As a trader, I started out at the rather small Minneapolis Grain Exchange. After moving to Chicago, I had to establish myself all over again. If Minneapolis was the minor league, Chicago was definitely the big league. I showed up at the CBOT where there were hundreds, if not thousands of traders like me. The soybean option pit I had decided to trade in was stuffed shoulder-to-shoulder with guys yelling and screaming at each other all day long. It was exactly what I’d expected, but overwhelming just the same. I stood around the outside of the pit my first day, finding reasons to do anything other than dive in. But on day two I mustered up the courage, showed up early, found a small space that didn’t seem to be occupied, and waited for the opening bell.

Shortly after the open, the biggest broker in the pit yelled out for a quote. I scanned my sheet and yelled out, “quarter bid!” But I was slow, and my quarter bid came a split second after the other traders around me had yelled out, “Eighth!” I was the high bid, which was fine, but when the broker looked at me you could almost see the mischievous gleam in his eye. “Two hundred!” he screamed in my face. This was a big trade. Way more than I would have wanted to trade. But in that instant, I knew it was a test. Go big or go home. I could tell him I only wanted twenty, and he would then have to look elsewhere to fill the other 180 contracts, but if I did that, I would guarantee my position on the bottom of his list of traders to look to.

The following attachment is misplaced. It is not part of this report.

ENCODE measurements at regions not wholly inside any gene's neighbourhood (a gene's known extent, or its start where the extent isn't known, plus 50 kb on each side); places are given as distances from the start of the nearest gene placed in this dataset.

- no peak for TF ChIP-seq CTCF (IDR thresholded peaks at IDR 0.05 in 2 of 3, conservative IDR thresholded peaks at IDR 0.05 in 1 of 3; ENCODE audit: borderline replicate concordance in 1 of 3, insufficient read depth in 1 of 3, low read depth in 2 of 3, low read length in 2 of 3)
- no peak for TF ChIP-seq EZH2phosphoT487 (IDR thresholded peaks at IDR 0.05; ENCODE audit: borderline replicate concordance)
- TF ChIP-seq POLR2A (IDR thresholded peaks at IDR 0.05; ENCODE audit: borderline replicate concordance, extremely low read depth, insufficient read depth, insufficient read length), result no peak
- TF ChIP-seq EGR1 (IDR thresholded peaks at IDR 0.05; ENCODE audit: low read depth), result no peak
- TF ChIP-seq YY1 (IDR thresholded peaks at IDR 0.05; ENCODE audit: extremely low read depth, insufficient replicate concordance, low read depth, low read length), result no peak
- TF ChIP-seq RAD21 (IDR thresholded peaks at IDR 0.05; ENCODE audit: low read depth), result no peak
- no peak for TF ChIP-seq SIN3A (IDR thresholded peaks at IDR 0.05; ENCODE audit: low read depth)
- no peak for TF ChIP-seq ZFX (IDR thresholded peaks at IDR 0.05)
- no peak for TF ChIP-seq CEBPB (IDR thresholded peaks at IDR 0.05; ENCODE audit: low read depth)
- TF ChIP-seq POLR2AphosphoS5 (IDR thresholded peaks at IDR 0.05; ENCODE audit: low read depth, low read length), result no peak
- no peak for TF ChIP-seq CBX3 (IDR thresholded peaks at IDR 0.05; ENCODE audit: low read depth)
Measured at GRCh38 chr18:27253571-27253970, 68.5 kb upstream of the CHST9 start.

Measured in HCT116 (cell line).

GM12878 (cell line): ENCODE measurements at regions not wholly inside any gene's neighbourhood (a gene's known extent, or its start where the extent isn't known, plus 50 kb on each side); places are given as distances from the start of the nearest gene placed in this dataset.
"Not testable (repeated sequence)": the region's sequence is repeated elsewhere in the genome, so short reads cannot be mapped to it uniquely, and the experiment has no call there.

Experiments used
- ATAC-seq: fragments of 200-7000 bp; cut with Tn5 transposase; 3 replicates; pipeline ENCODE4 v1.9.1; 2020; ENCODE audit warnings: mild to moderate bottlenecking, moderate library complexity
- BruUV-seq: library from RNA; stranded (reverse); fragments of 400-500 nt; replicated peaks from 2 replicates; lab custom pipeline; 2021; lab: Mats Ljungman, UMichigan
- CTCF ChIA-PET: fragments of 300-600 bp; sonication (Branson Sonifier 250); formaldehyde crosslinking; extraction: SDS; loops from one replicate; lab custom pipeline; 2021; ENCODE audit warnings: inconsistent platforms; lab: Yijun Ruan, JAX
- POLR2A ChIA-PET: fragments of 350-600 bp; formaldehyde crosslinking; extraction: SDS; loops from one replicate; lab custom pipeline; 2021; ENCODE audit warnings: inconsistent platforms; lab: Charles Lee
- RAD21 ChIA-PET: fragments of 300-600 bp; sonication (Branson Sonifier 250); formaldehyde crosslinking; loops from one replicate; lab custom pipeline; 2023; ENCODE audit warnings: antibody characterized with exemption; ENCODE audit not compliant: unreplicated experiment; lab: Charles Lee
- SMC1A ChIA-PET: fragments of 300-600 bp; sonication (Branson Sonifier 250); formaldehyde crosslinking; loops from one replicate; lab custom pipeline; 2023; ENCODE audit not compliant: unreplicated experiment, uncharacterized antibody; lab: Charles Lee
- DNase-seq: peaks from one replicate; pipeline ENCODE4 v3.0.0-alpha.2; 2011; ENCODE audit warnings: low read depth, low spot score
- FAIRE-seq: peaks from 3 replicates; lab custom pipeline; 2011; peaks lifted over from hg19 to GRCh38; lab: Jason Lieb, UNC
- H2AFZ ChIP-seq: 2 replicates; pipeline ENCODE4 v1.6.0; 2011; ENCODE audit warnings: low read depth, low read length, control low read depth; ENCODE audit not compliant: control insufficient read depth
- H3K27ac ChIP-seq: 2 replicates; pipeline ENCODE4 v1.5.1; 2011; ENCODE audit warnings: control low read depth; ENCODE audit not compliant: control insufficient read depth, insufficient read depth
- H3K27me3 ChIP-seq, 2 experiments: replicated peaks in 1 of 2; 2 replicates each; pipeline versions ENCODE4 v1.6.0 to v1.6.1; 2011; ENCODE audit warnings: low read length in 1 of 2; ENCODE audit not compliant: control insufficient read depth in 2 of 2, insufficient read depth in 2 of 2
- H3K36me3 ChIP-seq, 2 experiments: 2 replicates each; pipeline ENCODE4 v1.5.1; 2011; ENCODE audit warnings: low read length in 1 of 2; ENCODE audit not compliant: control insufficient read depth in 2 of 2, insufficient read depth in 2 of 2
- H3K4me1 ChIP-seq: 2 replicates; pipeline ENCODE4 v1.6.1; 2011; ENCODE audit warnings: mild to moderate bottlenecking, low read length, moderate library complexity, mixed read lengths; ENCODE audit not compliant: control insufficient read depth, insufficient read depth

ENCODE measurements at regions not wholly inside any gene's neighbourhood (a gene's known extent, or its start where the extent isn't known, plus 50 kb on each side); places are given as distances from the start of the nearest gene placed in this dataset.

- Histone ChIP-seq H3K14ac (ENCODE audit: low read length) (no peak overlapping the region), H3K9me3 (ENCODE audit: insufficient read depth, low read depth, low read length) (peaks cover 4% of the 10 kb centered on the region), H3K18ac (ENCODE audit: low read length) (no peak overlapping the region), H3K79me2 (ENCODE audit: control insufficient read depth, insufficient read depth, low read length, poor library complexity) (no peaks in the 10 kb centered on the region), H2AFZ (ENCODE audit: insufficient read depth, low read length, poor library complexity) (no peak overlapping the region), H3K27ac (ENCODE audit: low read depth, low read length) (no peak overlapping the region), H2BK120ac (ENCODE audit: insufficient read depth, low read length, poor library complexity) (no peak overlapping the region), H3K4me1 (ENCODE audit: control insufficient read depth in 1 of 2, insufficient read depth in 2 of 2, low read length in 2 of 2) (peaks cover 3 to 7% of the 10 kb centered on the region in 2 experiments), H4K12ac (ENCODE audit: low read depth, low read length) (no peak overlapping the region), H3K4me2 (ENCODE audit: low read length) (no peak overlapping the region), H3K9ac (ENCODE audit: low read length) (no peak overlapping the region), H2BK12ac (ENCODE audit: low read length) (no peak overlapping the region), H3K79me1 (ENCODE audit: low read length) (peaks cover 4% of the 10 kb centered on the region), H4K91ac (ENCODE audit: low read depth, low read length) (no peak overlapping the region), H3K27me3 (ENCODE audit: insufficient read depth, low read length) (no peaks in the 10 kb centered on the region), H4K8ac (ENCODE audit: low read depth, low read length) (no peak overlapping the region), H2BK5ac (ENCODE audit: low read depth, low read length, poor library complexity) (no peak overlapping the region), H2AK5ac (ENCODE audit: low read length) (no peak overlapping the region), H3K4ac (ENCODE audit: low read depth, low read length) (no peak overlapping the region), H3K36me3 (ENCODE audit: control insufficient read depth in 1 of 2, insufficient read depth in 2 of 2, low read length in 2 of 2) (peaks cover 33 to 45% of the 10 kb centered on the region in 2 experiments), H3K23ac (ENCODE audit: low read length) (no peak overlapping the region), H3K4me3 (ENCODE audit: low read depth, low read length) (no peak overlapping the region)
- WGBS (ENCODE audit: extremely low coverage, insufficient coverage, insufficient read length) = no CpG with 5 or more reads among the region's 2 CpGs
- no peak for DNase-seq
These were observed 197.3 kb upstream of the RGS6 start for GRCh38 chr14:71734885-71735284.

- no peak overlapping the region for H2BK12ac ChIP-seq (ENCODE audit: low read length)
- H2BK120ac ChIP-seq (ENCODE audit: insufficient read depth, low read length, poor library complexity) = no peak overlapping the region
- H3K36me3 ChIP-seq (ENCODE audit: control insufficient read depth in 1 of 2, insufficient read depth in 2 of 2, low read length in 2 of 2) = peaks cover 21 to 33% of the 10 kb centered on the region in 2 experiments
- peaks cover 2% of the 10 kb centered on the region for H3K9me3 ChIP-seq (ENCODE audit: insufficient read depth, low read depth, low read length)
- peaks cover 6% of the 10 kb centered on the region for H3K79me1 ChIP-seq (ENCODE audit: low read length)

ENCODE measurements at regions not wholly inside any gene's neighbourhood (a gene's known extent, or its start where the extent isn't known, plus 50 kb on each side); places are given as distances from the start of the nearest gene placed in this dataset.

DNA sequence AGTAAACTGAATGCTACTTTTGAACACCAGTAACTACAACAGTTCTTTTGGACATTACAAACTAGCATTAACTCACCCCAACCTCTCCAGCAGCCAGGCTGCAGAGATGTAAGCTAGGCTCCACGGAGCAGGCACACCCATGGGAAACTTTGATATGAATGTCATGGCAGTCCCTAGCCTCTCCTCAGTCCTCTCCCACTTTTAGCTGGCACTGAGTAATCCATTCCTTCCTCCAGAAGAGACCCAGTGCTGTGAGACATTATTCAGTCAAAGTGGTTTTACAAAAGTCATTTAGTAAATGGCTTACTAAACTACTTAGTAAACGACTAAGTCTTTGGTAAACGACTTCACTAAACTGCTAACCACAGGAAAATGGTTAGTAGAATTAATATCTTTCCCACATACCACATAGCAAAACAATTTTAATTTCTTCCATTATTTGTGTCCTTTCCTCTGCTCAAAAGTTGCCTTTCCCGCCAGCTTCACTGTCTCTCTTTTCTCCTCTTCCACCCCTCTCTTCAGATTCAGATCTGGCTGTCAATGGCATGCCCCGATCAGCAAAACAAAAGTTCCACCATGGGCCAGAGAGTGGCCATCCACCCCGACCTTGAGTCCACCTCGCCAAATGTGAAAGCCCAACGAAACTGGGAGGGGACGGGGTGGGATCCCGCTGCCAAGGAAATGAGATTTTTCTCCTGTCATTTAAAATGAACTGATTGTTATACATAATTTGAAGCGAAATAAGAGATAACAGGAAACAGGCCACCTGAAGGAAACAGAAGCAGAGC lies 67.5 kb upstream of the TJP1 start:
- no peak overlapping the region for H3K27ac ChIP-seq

Without a word, I looked at my trading card and began scratching out the trade — 200. Nothing else was said. I spent the rest of the day working to hedge that position, but from that day forward I was always in the mix with the top traders in the pit, and that broker never hesitated to look to me when he needed to get a trade done.

Can you share a story about the funniest mistake you made when you were first starting? Can you tell us what lesson you learned from that?

When I began trading in Chicago, I hired a clerk to stand in the bottom of the pit and relay orders to the futures pit for me. As an options trader, we would often make a big option trade then immediately hedge that position with futures. One day the market was going crazy, I made a big trade to buy a bunch of call options, then turned to my clerk and yelled out for him to buy 100 futures contracts, then I kept trading. A few minutes later he collected my trading cards and started tallying up my current position, which was the other part of his job. He looked up at me with his eyes as big as saucers, and because it was still hectic and loud he screamed at me, “You said BUY 100, not SELL!”